If you joint custody he can take them on vacation but he does have to inform you. If he did not then you need to contact the police and an attorney so he is forced to bring them back. If you can contact him on your own first without getting the law involved then do that and give him a chance to return them voluntarily. If he chooses not to then he will be arrested and extradited then put in jail here and then get prosecuted by the law. The children will be taken from him and returned with probably official agents, unless you can go and get them yourself....Call an attorney to see what the best way to handle it for the kids is..less stress the bette * I wouldn't dispute any of the above. But if your question is really more like he took them for a day trip to Tijuana or vacation to Cancun or such, (no intent of not timely returning within visitation rights), but you believe he needed a notarized letter from you to do so: There is no legal requirement for a notarized letter for the travel that I know of. Under the new rules (like a week ago), even for a visit to Mexico everyone needs their passport though. (Used to be just about any document showing residency worked). * The consequences, if any, would be determined by the terms that were set out in the custody order and nothing else. If the mother holds primary custody, the non custodial father must receive written permission from her to take the minor children outside of the US.
It is my understanding that in order to take a kid out of the state, a parent must have a notarized authorization letter from the other parent. Blanca Flor
they can stay 60 days without the authorization of congress..
Not if your signature is required
Yes, why not
Transferring a title in North Carolina needs to be notarized. Titles can be notarized by your local bank for free or a small fee.
If you're going to do this, it needs to be a written and notarized contract signed by both of you and a witness. You can't do it without their consent, and you have no protection against them claiming theft without the signed and notarized contract.
accessing systems at unusual times without authorizationkeeping unauthorized backups
If you are divorced and he has partial custody, then nothing as long as you give the children to him on his turn to take care of them, otherwise you are looking at some nasty legal trouble in your future.
He makes choices without considering their consequences.He makes choices without considering their consequences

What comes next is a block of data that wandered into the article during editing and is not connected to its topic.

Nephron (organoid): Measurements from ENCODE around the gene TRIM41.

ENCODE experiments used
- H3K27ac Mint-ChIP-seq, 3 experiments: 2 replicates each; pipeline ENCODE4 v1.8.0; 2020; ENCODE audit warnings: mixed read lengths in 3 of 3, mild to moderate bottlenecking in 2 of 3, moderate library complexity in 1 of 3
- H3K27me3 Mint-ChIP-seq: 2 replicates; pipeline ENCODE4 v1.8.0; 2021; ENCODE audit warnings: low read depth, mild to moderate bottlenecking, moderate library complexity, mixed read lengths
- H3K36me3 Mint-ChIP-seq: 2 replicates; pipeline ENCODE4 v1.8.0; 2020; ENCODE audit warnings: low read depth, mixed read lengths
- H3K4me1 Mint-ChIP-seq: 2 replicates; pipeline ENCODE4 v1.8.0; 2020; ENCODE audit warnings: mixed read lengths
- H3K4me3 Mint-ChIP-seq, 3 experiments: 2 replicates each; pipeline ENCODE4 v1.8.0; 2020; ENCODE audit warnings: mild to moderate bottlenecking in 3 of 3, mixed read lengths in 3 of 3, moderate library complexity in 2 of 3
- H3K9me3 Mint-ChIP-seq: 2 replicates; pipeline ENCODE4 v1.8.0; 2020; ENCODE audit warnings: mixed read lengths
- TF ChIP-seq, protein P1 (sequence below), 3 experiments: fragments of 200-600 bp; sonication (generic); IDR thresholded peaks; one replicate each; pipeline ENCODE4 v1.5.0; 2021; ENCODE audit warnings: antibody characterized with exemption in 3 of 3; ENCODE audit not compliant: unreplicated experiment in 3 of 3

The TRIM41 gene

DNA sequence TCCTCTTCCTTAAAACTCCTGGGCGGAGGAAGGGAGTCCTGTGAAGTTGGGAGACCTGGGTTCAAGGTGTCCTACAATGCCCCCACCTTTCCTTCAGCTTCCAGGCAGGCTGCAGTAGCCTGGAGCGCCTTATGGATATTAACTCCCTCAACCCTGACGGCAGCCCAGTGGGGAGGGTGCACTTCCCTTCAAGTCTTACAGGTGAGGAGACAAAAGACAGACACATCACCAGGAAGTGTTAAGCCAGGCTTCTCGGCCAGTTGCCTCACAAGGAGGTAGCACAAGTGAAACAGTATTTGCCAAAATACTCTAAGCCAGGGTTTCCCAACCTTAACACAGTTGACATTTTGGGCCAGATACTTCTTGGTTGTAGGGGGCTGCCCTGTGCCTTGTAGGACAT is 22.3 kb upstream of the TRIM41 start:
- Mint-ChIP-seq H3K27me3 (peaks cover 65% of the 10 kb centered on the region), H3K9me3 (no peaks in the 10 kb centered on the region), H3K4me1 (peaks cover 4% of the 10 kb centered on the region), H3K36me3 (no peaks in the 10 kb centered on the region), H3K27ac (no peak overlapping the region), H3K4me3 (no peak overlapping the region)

This is an obvious yes, yes it is.
If a medical assistant reorders medication for a patient who is severe pain without authorization and the patient dies Is that a criminal or civil case?
Florida law states, an individual can babysit for a family member and one non-family member without consequences. However, no more than 7 children are allowed to be cared for.
A random doctor cannot look up a patient chart without the patient's permission, but if the patient's doctor is asking another doctor for their professional opinion on the case, they can consult with them, and that does not explicitly require an authorization.
No. By having the document notarized, makes it legal and official.
Without adverse consequences. Strictly speaking it means "without punishment"
A soldier who left his unit without official authorization----usually a unit that was serving at the front lines.
Yes, so long as they have your authorization on it if you are of the age of majority and they would need to have an insurable interest. Also, your family members may take a policy out on you when you are a minor without your authorization.
According to U.S. law, cyber crimes have been committed if someone intentionally accesses a network facility without authorization or intentionally exceeds his or her given level of authorization to access that facility.
Application for Employment Authorization Form I-765 must be filed to request for Employment Authorization Document (EAD) in the United States by aliens temporarily staying there. This form should also be used by aliens authorized to work without restrictions in US for a document as authorization evidence.
Not without consequences. It is quite poisonous.
The question is too broad to give a generalized answer to. As with most things in life, and law, "It Depends." Even notarized signatures can be challenged as to authenticity. Does the document REQUIRE notarized signatures? Some do, and some don't.